The US stock market has delivered an average annual return of around 10% since 1926. But short-term results may vary, and in any given period stock returns can be positive, negative, or flat. When setting expectations, it’s helpful to see the range of outcomes experienced by investors historically. For example, how often have the stock market’s annual returns actually aligned with its long-term average?
Exhibit 1 shows calendar year returns for the S&P 500 Index since 1926. The shaded band marks the historical average of 10%, plus or minus 2 percentage points. The S&P 500 Index had a return within this range in only six of the past 93 calendar years. In most years, the index’s return was outside of the range—often above or below by a wide margin—with no obvious pattern. For investors, the data highlight the importance of looking beyond average returns and being aware of the range of potential outcomes.
In US dollars. S&P data © S&P Dow Jones Indices LLC, a division of S&P Global. Indices are not available for direct investment. Index returns are not representative of actual portfolios and do not reflect costs and fees associated with an actual investment. Past performance is no guarantee of future results. Actual returns may be lower.
EXHIBIT 1. S&P 500 INDEX ANNUAL RETURNS 1926–2018
TUNING IN TO DIFFERENT FREQUENCIES
Despite the year-to-year volatility, investors can potentially increase their chances of having a positive outcome by maintaining a long-term focus. Exhibit 2 documents the historical frequency of positive returns over rolling periods of one, five, and 10 years in the US market. The data show that, while positive performance is never assured, investors’ odds improve over longer time horizons.
EXHIBIT 2. FREQUENCY OF POSITIVE RETURNS IN THE S&P 500 INDEX
OVERLAPPING PERIODS: 1926–2018
While some investors might find it easy to stay the course in years with above average returns, periods of disappointing results may test an investor’s faith in equity markets. Being aware of the range of potential outcomes can help investors remain disciplined, which in the long term can increase the odds of a successful investment experience. What can help investors endure the ups and downs? While there is no silver bullet, understanding how markets work and trusting market prices are good starting points. An asset allocation that aligns with personal risk tolerances and investment goals is also valuable. By thoughtfully considering these and other issues, investors may be better prepared to stay focused on their long-term goals during different market environments.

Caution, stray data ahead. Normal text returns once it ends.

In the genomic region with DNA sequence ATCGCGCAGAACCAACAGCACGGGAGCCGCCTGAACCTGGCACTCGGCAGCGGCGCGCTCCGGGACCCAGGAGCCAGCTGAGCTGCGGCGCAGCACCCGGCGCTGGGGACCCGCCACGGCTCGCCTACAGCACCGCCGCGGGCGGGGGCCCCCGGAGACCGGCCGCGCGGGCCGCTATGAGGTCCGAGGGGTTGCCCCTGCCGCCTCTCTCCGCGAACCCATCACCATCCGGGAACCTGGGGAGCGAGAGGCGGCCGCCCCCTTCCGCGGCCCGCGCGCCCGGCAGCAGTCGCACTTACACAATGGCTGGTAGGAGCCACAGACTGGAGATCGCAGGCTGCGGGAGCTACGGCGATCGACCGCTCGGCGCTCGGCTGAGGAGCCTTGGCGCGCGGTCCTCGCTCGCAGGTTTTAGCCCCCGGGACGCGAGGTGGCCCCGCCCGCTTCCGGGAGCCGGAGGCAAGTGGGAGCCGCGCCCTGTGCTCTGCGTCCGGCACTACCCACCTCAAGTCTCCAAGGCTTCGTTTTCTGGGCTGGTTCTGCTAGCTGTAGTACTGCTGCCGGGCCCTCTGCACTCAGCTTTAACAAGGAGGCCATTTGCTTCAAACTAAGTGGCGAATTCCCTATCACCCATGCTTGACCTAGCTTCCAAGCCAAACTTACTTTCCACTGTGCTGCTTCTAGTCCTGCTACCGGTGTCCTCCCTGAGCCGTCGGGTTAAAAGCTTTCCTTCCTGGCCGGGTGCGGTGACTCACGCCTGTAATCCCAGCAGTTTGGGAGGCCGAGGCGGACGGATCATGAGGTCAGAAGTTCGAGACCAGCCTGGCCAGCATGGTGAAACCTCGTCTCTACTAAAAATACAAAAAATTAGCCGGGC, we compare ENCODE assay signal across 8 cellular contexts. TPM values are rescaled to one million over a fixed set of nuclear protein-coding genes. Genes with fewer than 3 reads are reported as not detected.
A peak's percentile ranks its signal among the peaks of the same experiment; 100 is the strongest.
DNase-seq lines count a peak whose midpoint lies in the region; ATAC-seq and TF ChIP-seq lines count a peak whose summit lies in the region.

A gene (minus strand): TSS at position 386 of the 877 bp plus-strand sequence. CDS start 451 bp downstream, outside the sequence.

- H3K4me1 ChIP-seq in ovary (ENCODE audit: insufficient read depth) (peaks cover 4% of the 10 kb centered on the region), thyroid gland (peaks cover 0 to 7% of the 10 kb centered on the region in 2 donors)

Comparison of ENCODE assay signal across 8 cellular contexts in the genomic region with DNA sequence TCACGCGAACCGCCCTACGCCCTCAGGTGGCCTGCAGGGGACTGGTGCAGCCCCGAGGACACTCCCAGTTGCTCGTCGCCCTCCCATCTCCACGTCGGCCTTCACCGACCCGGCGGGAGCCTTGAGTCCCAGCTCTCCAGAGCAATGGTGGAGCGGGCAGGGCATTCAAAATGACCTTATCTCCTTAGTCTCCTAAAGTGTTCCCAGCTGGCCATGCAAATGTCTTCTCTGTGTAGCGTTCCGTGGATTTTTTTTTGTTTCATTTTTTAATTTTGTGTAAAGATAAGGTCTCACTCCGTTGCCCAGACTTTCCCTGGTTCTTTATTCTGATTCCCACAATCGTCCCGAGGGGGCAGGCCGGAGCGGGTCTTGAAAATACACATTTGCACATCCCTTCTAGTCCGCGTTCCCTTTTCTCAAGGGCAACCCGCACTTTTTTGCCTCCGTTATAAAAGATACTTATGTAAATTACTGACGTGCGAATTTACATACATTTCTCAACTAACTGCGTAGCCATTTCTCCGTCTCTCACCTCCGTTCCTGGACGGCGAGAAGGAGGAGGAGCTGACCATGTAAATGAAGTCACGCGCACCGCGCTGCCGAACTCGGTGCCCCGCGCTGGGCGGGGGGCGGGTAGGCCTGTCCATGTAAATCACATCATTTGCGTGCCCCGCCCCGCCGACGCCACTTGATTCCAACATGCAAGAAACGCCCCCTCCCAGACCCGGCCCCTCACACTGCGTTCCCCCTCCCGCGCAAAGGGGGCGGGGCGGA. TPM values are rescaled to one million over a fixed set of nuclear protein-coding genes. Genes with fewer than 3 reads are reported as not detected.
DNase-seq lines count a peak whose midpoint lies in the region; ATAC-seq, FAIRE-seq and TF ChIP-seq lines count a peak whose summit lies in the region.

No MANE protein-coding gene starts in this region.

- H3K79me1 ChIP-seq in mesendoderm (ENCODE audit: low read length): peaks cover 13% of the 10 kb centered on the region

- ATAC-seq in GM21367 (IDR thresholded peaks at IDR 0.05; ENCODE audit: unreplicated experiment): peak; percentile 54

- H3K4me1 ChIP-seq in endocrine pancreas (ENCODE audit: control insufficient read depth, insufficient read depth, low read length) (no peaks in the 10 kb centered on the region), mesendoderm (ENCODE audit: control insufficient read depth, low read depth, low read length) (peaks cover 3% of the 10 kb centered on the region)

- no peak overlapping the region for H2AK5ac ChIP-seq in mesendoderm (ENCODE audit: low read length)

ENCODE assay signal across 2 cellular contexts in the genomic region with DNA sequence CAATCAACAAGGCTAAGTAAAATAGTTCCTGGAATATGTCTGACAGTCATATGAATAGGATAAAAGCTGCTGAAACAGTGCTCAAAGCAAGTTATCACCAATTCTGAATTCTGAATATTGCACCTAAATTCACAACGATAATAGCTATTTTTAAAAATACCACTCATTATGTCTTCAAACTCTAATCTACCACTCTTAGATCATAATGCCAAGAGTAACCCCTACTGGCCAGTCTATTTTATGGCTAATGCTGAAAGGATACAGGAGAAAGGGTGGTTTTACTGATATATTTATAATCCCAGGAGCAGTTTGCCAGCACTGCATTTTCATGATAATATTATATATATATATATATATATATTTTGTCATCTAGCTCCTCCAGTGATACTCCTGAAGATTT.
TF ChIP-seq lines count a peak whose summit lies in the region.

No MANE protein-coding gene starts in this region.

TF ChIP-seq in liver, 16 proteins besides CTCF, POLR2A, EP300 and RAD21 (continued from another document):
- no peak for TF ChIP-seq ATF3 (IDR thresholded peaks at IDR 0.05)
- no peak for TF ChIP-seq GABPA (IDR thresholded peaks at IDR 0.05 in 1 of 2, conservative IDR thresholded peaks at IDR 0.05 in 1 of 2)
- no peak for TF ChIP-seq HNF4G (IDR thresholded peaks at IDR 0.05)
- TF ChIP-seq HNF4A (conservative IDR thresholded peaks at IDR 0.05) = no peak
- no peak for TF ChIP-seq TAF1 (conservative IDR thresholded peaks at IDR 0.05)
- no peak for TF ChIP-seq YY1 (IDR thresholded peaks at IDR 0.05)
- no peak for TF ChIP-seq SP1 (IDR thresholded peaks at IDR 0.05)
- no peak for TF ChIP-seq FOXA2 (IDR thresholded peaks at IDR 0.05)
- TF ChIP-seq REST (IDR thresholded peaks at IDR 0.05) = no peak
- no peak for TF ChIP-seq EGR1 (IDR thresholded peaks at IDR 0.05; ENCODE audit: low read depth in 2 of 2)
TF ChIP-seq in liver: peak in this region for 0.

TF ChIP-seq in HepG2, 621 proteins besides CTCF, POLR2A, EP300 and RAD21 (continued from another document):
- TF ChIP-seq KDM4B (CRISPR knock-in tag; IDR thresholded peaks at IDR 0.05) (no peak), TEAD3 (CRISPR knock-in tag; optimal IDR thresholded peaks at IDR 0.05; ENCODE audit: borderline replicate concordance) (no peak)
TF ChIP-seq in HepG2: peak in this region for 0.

In US dollars. From January 1926–December 2018, there are 997 overlapping 10-year periods, 1,057 overlapping 5-year periods, and 1,105 overlapping 1-year periods. The first period starts in January 1926, the second period starts in February 1926, the third in March 1926, and so on. S&P data © S&P Dow Jones Indices LLC, a division of S&P Global. Indices are not available for direct investment. Index returns are not representative of actual portfolios and do not reflect costs and fees associated with an actual investment. Past performance is no guarantee of future results. Actual returns may be lower.
Past performance is no guarantee of future results. There is no guarantee an investing strategy will be successful. Diversification does not eliminate the risk of market loss.